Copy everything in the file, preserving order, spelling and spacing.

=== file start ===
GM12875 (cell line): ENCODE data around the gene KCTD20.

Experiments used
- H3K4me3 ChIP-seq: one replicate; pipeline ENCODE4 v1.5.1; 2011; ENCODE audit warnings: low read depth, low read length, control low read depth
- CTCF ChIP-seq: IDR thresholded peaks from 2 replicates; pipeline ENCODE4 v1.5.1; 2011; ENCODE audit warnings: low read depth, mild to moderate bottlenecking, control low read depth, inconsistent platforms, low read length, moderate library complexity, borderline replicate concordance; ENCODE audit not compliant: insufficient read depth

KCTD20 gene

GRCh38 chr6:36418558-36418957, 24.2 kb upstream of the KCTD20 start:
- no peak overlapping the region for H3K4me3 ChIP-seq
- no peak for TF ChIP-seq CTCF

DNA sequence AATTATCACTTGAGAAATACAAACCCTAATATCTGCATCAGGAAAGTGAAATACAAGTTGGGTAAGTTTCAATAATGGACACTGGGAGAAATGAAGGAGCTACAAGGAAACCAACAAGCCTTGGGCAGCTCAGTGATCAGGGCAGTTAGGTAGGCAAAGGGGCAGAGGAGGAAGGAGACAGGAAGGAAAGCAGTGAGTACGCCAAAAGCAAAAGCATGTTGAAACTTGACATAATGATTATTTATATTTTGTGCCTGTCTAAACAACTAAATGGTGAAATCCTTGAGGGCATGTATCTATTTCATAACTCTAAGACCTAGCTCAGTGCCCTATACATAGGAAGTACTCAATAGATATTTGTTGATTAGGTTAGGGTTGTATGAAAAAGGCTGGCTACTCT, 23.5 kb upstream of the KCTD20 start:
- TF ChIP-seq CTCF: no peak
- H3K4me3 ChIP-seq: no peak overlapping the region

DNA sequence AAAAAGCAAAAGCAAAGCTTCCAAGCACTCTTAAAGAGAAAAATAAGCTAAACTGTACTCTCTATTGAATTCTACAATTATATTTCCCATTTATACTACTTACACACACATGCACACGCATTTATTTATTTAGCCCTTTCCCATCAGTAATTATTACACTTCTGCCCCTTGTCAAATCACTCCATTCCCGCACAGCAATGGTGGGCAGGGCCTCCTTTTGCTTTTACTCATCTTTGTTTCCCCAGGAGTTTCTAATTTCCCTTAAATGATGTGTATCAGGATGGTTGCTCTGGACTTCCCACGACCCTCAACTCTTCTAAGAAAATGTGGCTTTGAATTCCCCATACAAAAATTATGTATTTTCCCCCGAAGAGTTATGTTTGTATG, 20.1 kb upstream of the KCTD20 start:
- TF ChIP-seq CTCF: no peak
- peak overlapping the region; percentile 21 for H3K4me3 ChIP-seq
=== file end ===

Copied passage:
GM12875 (cell line): ENCODE data around the gene KCTD20.

Experiments used
- H3K4me3 ChIP-seq: one replicate; pipeline ENCODE4 v1.5.1; 2011; ENCODE audit warnings: low read depth, low read length, control low read depth
- CTCF ChIP-seq: IDR thresholded peaks from 2 replicates; pipeline ENCODE4 v1.5.1; 2011; ENCODE audit warnings: low read depth, mild to moderate bottlenecking, control low read depth, inconsistent platforms, low read length, moderate library complexity, borderline replicate concordance; ENCODE audit not compliant: insufficient read depth

KCTD20 gene

GRCh38 chr6:36418558-36418957, 24.2 kb upstream of the KCTD20 start:
- no peak overlapping the region for H3K4me3 ChIP-seq
- no peak for TF ChIP-seq CTCF

DNA sequence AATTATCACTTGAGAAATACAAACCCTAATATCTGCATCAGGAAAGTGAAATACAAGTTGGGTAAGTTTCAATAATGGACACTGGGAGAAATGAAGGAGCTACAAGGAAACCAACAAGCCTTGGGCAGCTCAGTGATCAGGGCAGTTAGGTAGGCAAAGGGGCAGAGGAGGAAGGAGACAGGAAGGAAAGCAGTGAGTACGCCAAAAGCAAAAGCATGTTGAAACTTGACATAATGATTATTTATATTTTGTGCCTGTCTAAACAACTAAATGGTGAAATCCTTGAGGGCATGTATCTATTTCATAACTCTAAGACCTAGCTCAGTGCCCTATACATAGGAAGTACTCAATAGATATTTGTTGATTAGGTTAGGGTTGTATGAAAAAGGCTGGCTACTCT, 23.5 kb upstream of the KCTD20 start:
- TF ChIP-seq CTCF: no peak
- H3K4me3 ChIP-seq: no peak overlapping the region

DNA sequence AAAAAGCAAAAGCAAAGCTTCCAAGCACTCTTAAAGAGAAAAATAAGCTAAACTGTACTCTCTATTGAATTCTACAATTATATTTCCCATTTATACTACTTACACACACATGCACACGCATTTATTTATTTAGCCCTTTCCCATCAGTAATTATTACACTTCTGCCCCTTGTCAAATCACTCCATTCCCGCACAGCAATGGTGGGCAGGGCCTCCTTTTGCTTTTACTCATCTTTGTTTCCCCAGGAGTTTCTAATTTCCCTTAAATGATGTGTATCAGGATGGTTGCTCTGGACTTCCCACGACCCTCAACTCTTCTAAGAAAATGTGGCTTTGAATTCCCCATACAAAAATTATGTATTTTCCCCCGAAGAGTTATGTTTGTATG, 20.1 kb upstream of the KCTD20 start:
- TF ChIP-seq CTCF: no peak
- peak overlapping the region; percentile 21 for H3K4me3 ChIP-seq